Secretary of State Colin Powell with U.S. flags (© Kenneth Lambert/AP Images)
Secretary of State Colin Powell looks on as President George W. Bush speaks to State Department employees in 2001. The connections Powell made with staff made him more than a boss. (© Kenneth Lambert/AP Images)

When Colin Powell died at age 84 on October 18, tributes poured in from around the globe.

James A. Baker III, who served as White House chief of staff and in Cabinet positions under Presidents Ronald Reagan and George H.W. Bush (including as secretary of state from 1989 to 1992), said Powell’s “resolute, intelligent and measured guidance” as chairman of the Joint Chiefs of Staff was critically important during the Bush presidency. “But General Powell was much more than a brilliant strategist,” Baker said. “He was a beautiful human being and a trusted adviser.”

Indeed, while the world knew Powell as a military leader and a statesman, to those with whom he worked at the U.S. Department of State, he was a mentor and a friend, as well as a boss. While serving his country as secretary of state from 2001 to 2005, Powell modernized the department and empowered diplomats.

The American Foreign Service Association (whose members are diplomats) hailed Powell’s dedication to his State Department “family.” Ambassador Eric Rubin, president of AFSA, said members are sharing an outpouring of affectionate reminiscences. The messages underscore Powell’s “care, confidence, support and concern” for his former employees, Rubin said. “The U.S. Foreign Service mourns him as one of our greatest secretaries and as a true friend of America’s career diplomats.”

AFSA, in a separate statement, said that Powell “believed in taking care of his ‘troops’ and acted on that belief. Few secretaries have devoted as much time to ensuring that the professional career Foreign Service was properly staffed, resourced, consulted and respected. For that, Secretary Powell will always be remembered with great affection and appreciation.”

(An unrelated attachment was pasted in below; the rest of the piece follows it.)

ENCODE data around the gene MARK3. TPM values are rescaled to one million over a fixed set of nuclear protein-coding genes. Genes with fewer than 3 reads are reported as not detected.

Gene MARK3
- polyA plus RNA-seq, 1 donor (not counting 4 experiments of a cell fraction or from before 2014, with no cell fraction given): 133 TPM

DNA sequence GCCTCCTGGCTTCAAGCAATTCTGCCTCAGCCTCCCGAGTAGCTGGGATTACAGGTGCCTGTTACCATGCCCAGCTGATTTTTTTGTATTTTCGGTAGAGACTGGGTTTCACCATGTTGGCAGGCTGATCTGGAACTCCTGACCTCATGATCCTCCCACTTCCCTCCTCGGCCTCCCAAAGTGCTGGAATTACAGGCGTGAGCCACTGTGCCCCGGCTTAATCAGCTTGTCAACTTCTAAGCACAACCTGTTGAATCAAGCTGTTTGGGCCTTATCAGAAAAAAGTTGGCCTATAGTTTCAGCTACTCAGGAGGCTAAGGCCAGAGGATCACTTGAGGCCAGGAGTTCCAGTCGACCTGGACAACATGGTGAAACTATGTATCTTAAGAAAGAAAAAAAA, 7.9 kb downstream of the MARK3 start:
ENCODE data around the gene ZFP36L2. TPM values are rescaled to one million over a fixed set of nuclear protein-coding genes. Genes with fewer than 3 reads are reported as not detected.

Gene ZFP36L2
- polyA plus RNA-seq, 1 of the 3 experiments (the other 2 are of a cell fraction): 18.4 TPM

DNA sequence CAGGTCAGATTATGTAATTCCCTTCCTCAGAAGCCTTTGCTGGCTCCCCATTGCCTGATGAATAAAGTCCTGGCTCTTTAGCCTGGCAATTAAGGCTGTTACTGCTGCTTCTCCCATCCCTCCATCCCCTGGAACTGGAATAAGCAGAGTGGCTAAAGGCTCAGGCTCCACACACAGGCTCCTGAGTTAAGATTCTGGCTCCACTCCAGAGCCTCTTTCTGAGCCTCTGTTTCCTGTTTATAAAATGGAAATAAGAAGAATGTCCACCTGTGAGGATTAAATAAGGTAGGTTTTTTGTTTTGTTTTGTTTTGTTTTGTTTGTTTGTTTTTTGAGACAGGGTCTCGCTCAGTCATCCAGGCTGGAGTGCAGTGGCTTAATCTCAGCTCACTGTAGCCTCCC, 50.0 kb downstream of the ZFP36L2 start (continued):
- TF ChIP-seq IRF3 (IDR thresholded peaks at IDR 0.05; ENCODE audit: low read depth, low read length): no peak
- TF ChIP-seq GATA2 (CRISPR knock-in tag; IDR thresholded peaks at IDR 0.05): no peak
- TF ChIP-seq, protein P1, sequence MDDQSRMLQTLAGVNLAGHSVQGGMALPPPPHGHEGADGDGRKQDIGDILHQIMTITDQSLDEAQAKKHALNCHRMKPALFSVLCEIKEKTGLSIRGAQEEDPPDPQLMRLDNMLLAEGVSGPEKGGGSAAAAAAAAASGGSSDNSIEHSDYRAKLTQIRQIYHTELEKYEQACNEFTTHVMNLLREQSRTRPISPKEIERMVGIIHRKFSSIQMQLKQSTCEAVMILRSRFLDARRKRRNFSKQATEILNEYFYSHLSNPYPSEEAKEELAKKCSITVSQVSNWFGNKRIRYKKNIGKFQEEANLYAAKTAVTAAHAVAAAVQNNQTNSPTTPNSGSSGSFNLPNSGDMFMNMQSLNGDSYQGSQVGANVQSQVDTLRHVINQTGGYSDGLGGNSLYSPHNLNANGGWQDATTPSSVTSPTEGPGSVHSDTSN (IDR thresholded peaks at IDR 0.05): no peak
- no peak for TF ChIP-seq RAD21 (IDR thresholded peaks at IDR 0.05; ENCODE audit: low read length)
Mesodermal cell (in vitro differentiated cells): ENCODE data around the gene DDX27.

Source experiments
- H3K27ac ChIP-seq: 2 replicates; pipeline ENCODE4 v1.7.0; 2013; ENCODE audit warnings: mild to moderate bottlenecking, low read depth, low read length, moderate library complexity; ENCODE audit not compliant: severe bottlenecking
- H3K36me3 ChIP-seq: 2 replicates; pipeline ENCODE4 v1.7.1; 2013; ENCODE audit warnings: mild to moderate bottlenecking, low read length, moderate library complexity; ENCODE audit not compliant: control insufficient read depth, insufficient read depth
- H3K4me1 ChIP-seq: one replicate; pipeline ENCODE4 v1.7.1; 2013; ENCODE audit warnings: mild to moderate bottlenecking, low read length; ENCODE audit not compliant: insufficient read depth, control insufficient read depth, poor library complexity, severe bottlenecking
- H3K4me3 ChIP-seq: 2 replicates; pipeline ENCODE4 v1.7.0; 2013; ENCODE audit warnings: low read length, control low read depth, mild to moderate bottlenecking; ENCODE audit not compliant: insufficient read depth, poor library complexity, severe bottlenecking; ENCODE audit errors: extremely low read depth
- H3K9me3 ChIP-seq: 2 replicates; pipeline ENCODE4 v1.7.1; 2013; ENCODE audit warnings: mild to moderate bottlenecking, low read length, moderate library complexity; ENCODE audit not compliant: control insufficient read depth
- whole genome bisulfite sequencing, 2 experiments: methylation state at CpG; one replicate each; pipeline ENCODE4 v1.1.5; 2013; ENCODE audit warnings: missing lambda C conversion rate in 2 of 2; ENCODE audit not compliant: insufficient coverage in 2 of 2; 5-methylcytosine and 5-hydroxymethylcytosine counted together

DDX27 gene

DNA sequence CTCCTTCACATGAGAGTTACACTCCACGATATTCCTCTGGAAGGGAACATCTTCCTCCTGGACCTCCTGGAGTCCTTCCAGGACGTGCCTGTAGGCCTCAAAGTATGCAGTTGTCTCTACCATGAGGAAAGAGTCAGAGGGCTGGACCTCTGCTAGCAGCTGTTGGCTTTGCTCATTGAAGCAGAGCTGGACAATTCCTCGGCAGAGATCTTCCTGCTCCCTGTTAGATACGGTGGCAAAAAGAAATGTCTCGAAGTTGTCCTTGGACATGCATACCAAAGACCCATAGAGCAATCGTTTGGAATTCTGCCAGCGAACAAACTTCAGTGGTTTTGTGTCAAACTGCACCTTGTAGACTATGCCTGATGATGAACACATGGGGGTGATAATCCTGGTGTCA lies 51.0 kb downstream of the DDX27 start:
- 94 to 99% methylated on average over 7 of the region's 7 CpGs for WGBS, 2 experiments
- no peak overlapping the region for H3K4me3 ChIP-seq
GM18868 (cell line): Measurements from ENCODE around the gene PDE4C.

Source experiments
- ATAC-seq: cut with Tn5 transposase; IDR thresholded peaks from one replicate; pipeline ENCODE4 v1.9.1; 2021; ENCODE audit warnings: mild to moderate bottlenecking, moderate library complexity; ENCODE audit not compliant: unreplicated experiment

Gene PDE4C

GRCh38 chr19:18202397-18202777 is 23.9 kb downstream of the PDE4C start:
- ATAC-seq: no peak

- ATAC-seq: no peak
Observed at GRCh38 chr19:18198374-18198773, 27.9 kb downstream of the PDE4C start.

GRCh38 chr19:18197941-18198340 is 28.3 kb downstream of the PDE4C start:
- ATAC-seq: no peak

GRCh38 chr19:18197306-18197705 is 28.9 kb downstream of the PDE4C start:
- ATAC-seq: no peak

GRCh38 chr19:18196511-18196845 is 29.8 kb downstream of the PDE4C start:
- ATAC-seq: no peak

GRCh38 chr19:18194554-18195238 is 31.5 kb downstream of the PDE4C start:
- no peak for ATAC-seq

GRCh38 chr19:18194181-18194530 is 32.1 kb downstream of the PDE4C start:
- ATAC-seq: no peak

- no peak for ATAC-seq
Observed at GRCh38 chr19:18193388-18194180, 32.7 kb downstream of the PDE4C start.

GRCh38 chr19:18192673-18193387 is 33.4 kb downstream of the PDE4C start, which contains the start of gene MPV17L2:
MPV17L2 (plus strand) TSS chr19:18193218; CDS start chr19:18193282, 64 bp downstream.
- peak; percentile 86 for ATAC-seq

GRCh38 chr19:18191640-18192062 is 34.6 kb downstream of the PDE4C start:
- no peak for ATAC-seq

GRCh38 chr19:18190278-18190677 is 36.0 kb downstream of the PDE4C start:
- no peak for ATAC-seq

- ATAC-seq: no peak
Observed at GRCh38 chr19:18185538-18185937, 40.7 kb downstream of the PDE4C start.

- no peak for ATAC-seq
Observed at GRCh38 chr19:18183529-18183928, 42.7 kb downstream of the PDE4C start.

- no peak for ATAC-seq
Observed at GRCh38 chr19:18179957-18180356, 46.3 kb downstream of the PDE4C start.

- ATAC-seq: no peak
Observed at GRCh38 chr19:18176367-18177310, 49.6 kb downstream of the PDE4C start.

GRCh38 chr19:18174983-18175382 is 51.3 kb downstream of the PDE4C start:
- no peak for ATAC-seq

Colin Powell at lectern, with wife Alma beside him, waving to crowd of State Department employees (© Evan Vucci/AP Images)
Secretary of State Colin Powell waves to State Department employees during his farewell speech on January 19, 2005, in Washington. (© Evan Vucci/AP Images)

Nicholas Burns, a former under secretary of state for political affairs, said via Twitter: “General Colin Powell was one of our greatest public servants. A courageous and inspirational leader for both the State Department and the military. Admired by all who worked for him.”

John Negroponte — a former deputy secretary of state and a close friend of Powell’s — told CNN: “We’ve lost a great American. I’ve never known Colin to be other than beloved by everybody whom he touched.”

Prized by his peers

Other U.S. secretaries of state, both current and former, offered tributes as well.

Madeleine Albright, who preceded Powell as secretary of state (1997–2001), said she has lost a friend. “Although we grew up in different contexts, we bonded over our families’ immigrant stories, our deep love of America, and our belief in the importance of public service. He was a wise and principled man, a loyal friend and one of the kindest people I have ever met.”

Condoleezza Rice, his immediate successor as chief diplomat (2005–2009), said: “Colin Powell spent the entirety of his life in service to his country. He was a trusted colleague and a dear friend through some very challenging times.”

Condoleezza Rice and Colin Powell, smiling and facing each other (© Charles Dharapak/AP Images)
Secretary of State Colin Powell speaks to National Security Adviser Condoleezza Rice during inaugural ceremonies in January 2005. (© Charles Dharapak/AP Images)

Secretary of State Antony Blinken, recalling a recent conversation with Powell, said: “Two things were clear — Secretary Powell’s depth of knowledge about world events was unmatched, and he loved the State Department and wanted it to thrive. … Today is a sad day for us here at State.”